Sport for Development Phase II Launch Event: Playing the Game
Join us for our live virtual launch of Phase II of our Sport for Development Research.
The Barça Foundation and UNICEF invite you to the launch of the latest evidence in #SportForDevelopment for Children by UNICEF Innocenti. We will present and discuss: - The Playing the Game Report: A framework for successful child-focused sport for development programmes - The Playing the Game Toolkit: A guide for sport for development practitioners Explore all our research on #S4D: https://www.unicef-irc.org/research/s... #PlayingTheGame #Sport4Change #AllOneForChildren
Strengthening and Promoting Education Data Systems and Utilization in Africa: Lessons from the Data Must Speak Global Initiative
Last Days at Sea Screening at Apriti Cinema Estate 2021
Pathways toward an education that leaves no one behind
Ahead of the G20 Education Ministers meeting and informed by ODI’s upcoming publication, ‘Pathways towards quality primary education: improving completion and learning outcomes’, we bring together a group of experts to examine successful reforms that have brought vulnerable children to the forefront of policy implementation and consider what is needed to push the agenda forward.
Chair – Senior Research Fellow, Equity and Social Policy, ODI and Director of Research, EdTech Hub
Panellist – CEO, Pratham Education Foundation
Panellist – Chief, READ (Research on Education And Development) Unit, UNICEF Innocenti
Panellist – Senior Programs Officer, Association for the Development of Education in Africa (ADEA)
José Manuel Roche
Panellist – Policy Advisor, Senior Analyst and Evaluator in International Development, Consultant
Moizza Binat Sarwar
Panellist – Research Fellow, Equity and Social Policy, ODI
Gender dimensions of violence against children and adolescents
Vaccines: Doses, Distribution and Bridging the Great Divide
UNICEF Innocenti’s Leading Minds will ask the high level panel how we keep up the momentum of the vaccine race while leaving no one behind; solutions to simplify complex trade barriers on intellectual property rights and technology transfer; and how can we develop vaccine manufacturing capacity where it is needed most.
COVID and the Looming Debt Crisis
The debt crisis is likely to hit two-thirds of the world’s population. Even before the pandemic 1 in 8 countries spent more on debt than on education, health and social spending combined. And African countries are already spending three times more on debt repayments to banks and private lenders than it would cost to vaccinate the entire continent against Covid-19.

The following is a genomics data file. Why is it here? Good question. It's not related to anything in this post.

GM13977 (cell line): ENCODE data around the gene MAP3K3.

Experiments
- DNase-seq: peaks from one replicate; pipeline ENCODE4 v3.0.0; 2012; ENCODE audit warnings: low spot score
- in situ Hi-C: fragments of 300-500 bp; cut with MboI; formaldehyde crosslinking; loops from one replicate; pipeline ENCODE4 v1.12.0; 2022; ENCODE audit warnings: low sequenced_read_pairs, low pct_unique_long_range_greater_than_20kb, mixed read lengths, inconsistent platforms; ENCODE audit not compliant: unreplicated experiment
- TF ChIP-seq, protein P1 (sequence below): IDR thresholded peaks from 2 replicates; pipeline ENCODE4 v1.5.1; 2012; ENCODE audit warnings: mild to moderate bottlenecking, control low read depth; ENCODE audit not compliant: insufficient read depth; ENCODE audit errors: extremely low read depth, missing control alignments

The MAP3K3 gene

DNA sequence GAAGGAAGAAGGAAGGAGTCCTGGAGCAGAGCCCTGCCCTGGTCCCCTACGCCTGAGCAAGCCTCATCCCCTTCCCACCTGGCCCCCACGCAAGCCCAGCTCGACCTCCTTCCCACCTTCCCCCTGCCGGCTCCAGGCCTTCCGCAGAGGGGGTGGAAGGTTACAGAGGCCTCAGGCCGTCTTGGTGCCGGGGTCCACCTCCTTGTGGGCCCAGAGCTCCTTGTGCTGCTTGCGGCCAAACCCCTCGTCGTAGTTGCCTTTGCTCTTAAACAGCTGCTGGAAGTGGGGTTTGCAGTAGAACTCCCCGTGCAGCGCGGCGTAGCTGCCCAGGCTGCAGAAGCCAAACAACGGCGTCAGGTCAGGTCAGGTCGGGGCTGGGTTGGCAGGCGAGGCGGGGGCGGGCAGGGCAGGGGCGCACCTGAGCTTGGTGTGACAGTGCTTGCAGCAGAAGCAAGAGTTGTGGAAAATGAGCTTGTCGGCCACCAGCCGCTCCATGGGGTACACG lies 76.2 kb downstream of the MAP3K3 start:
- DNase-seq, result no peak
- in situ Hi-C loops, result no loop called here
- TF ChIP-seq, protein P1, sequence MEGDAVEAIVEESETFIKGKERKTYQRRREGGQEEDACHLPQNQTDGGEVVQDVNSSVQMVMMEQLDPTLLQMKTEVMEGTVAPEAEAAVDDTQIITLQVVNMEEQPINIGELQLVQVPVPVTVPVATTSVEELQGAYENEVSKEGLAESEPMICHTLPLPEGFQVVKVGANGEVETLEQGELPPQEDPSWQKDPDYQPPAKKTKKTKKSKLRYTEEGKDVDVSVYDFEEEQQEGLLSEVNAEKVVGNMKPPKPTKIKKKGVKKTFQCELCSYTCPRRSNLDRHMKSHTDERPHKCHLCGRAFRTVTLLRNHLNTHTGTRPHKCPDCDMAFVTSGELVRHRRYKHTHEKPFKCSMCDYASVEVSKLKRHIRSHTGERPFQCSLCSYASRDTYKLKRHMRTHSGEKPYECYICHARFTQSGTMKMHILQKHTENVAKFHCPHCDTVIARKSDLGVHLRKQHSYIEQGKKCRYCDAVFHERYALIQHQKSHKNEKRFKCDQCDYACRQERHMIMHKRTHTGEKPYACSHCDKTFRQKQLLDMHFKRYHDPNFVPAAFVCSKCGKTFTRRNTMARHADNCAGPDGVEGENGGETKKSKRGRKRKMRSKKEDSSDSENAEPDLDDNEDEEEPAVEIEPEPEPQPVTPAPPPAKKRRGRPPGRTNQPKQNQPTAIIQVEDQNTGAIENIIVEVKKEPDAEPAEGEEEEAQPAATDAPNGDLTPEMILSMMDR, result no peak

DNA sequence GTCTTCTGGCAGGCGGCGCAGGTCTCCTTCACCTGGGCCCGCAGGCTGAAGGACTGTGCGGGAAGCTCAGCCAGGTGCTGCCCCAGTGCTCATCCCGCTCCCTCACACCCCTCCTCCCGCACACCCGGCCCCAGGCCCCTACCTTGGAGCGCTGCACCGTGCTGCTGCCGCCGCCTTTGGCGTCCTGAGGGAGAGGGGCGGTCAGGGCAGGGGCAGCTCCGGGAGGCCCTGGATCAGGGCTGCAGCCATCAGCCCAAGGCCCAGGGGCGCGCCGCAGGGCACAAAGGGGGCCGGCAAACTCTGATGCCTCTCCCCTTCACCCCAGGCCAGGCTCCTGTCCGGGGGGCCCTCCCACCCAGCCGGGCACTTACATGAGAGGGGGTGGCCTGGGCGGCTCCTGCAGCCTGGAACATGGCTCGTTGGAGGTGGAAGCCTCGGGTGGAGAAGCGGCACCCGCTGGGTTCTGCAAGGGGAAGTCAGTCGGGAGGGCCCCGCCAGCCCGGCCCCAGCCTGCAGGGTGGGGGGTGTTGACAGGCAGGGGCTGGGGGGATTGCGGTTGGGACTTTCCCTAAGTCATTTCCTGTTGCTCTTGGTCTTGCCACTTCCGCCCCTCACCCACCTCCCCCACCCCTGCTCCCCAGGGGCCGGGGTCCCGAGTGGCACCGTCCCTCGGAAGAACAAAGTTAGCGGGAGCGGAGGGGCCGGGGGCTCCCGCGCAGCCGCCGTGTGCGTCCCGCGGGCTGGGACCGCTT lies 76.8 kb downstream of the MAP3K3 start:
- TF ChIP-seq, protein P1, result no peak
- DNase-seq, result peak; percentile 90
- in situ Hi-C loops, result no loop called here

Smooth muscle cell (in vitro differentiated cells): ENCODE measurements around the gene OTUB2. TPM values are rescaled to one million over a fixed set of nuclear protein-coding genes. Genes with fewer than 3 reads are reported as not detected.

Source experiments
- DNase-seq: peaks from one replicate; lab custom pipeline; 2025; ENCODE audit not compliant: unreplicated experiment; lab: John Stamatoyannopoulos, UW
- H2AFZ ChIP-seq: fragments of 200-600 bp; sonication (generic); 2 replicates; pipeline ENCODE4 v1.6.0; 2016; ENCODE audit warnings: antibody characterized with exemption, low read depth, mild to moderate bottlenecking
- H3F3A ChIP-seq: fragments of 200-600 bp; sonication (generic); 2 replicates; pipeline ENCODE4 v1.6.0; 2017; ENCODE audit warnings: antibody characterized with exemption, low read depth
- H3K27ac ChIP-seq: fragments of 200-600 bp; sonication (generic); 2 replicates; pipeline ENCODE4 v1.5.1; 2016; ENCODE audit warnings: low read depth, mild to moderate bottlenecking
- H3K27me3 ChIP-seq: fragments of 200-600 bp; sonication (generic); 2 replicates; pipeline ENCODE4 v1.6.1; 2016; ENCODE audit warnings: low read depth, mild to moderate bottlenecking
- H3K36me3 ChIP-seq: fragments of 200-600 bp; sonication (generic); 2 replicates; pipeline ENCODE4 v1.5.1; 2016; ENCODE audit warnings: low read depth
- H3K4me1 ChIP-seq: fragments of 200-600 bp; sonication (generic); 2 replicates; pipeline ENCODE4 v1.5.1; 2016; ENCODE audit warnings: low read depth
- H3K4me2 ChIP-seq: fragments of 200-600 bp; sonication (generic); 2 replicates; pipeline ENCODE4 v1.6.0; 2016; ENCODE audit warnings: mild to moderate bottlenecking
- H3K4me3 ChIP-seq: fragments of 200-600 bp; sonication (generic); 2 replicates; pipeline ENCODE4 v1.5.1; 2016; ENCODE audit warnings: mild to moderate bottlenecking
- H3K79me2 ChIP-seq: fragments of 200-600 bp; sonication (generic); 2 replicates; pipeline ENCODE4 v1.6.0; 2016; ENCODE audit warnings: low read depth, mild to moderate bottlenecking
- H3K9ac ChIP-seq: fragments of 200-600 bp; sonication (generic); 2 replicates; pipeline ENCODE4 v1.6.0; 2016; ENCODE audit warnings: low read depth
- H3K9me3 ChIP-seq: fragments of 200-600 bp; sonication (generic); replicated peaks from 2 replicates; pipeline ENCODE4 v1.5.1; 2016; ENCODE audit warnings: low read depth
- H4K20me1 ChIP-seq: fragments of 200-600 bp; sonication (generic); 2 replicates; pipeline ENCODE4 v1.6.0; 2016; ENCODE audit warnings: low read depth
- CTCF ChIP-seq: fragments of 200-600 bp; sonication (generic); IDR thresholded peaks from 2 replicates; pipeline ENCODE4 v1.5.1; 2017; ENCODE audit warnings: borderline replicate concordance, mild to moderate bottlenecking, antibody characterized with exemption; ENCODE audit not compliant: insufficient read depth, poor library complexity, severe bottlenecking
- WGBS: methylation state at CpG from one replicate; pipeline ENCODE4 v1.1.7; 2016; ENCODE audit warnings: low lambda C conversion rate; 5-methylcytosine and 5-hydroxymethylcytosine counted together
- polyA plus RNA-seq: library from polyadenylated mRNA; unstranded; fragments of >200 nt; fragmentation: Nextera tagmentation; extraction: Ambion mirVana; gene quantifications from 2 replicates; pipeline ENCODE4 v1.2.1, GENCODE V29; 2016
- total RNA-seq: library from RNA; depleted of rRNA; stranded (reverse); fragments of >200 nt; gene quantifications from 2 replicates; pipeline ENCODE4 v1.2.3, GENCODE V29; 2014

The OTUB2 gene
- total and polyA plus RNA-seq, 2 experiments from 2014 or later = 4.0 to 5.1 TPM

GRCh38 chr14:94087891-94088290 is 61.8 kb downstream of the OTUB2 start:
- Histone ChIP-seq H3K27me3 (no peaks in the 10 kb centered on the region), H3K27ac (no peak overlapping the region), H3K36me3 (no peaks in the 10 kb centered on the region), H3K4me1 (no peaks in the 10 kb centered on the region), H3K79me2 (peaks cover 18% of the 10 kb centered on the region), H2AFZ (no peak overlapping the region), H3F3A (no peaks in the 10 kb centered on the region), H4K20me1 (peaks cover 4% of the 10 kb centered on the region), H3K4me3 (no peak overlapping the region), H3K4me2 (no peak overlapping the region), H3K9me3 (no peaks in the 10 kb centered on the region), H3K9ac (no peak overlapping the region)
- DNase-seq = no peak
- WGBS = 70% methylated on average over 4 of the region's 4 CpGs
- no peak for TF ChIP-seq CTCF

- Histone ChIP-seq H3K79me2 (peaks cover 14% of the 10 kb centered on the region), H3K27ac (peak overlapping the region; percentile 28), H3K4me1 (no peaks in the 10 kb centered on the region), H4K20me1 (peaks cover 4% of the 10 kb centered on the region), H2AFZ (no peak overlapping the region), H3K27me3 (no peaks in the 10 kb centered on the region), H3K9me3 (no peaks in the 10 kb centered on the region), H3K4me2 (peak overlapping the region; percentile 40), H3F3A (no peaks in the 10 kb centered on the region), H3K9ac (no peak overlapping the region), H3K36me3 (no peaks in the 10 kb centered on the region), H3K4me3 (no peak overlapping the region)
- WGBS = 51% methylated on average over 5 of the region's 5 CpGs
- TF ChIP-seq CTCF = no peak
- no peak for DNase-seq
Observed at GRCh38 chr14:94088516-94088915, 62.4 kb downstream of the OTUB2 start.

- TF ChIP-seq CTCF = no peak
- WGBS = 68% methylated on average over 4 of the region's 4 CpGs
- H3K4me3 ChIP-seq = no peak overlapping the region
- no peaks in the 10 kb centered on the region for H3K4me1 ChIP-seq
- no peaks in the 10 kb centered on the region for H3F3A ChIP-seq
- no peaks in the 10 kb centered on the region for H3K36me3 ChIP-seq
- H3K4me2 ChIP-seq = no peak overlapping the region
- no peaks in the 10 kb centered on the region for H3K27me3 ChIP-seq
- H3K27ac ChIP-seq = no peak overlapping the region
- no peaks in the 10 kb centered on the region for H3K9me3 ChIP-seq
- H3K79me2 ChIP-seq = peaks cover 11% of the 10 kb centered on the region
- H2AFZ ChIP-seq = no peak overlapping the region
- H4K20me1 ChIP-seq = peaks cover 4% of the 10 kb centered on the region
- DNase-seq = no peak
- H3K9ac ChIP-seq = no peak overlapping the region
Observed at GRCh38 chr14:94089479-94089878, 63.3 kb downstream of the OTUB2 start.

So how can this ticking time bomb be defused?
To coincide with the release of an important policy brief from UNICEF on the debt crisis, Leading Minds will ask the expert panelists:
How do we stop mortgaging children’s futures?
Can debt relief measures turn this tide?
Gender-sensitive social protection
The COVID-19 pandemic has highlighted how gender interacts with age, disability, caste, race and class to influence educational attainment, care provision, livelihood security, technological accessibility, healthcare availability and economic independence. This webinar has discussed the political economy of gender-sensitive social protection and drawn upon empirical research in various countries to outline recommendations for a gender-sensitive social protection system drawing from the lessons of the pandemic.
#BOURE2020 webinar series
Preventing Family Violence
Research on violence against children during the COVID-19 pandemic
On Tuesday 16th March at 13:00 CET, UNICEF Office of Research-Innocenti presents its 3rd webinar on the research on violence against children during the COVID-19 pandemic as part of the webinar series on Violence against children & COVID-19.
Modelling the effect of the COVID-19 pandemic on violent discipline against children
Several months into the COVID-19 pandemic, researchers across the globe are attempting to find out how the health and socioeconomic crisis brought about by the coronavirus is affecting children’s exposure to violence. Four articles published in the Child Abuse and Neglect Journal provide valuable insights.On Tuesday 23rd March at 13:00 CET, UNICEF Office of Research-Innocenti presents its 4th webinar on the modelled effect of the COVID-19 pandemic on violent discipline against children as part of the webinar series on Violence against children & COVID-19.